“From now on, the trader must wait three years to cash in all of their bonus and if in the two years following, their activity loses money, he will not have his bonus,” he said.
Sarkozy, who was speaking after meeting French bankers, said the state would not give mandates to banks who refused to follow the rules and that the head of BNP Paribas had already agreed to put them in place.

Tax-happy French eye carbon tax

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Cynics say the French never saw a market they didn’t want to regulate, or an economic activity they didn’t want to tax. Now this levy-happy nation, with one of the highest fiscal burdens in the world, is eying a new target for taxation: carbon. And in this case, they may just be right.

Former Prime Minister Michel Rocard, a moderate Socialist commissioned by conservative President Nicolas Sarkozy, will present a report on Friday calling for a carbon tax on fossil fuels used in transport and heating (hat tip Les Echos). Speaking on France Inter radio, Rocard confirmed the broad outlines of his complex proposal, which would return some of the proceeds of the “Climate Energy Contribution” in a “temporary and partial” payment to poor households, the elderly and people living in remote areas who are dependent on their cars. The goal would be to preserve the “price signal” needed to change consumer behaviour and reduce emissions of carbon dioxide, the greenhouse gas most blamed for global warming.

Polish EU vision breaks the mould

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At last — a Polish vision of the future of the European Union that does not involve refighting
World War Two or dying in a ditch for outsized voting rights.

In a thoughtful report entitled “Europe can do better”, a group of eminent Poles, including two former foreign ministers and a former central banker, offer a blueprint for Poland to partner EU heavyweight Germany in advancing European integration.  Even if some of the proposals look unrealistic, Berlin would do well to grasp the outstretched hand from Warsaw and explore common ground.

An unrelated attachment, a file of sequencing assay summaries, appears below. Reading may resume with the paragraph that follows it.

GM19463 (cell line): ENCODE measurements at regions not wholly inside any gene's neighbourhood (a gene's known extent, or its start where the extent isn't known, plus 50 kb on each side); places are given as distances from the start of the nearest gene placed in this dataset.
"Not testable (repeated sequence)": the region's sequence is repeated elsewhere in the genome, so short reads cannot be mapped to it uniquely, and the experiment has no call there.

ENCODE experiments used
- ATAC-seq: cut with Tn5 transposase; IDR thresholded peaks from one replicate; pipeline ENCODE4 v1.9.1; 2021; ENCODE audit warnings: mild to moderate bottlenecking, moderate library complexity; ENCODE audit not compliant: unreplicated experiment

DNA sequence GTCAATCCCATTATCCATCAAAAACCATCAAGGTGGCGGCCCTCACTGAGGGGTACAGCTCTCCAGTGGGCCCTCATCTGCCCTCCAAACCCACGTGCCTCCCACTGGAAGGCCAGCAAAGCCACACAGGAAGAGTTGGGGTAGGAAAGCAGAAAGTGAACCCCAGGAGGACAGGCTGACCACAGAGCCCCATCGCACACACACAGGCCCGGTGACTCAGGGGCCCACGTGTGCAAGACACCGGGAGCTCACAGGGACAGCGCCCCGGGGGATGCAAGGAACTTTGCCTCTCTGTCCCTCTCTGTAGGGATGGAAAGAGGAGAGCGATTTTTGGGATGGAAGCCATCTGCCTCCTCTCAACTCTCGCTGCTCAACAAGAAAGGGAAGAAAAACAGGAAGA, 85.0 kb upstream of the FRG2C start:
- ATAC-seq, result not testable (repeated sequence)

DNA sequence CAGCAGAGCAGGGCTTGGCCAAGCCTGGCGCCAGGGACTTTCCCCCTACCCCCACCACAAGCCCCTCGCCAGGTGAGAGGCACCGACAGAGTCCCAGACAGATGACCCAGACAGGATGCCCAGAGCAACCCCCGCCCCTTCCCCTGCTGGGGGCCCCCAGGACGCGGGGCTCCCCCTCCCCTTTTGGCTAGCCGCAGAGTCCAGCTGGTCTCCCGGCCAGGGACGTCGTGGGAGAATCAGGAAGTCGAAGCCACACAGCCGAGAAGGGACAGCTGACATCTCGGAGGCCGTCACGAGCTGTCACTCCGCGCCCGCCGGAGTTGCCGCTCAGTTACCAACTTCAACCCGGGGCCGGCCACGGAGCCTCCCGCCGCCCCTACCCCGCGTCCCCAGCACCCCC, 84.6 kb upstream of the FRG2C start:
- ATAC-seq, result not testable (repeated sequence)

Blair for EU president? Don’t hold your breath

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The British government has chosen a strange time to announce its support for former Prime Minister Tony Blair for the not-yet-existent job of President of the European Council. French President Nicolas Sarkozy has publicly touted Blair as a good candidate, and his name is among a handful discussed among EU diplomats. But there was no obvious reason for Europe Minister Glynnis Kinnock to go public with a British candidacy now.

For one thing, the vacancy will only arise if Irish voters approve the Lisbon Treaty at the second time of asking on Oct. 2, and the Czech and Polish presidents then agree to sign it. Touting candidates now might seem to be taking the Irish for granted and may not go down well in Dublin.

from FaithWorld:

Sarkozy dons burqa to camouflage reform agenda

sarkozy-speechIn a column last week, I noted how Nicolas Sarkozy was a master at signalling left while turning right. Well, in his keynote address to both houses of parliament today, the conservative president went a step further. He summoned up the burqa to camouflage his real intention -- relaunching a drive to reform France's ossified social, education and tax system. (Photo: President Sarkozy delivers his speech, 22 June 2009/Pool)

By declaring war on the all-enveloping full-length veil worn by only a tiny minority of Muslim women in France, Sarkozy ensured that his secularist assault on religious fundamentalism would grab the headlines, and dominate intellectual debate. Here's what he said:

from Paul Taylor:

Sarkozy dons burqa to camouflage reform agenda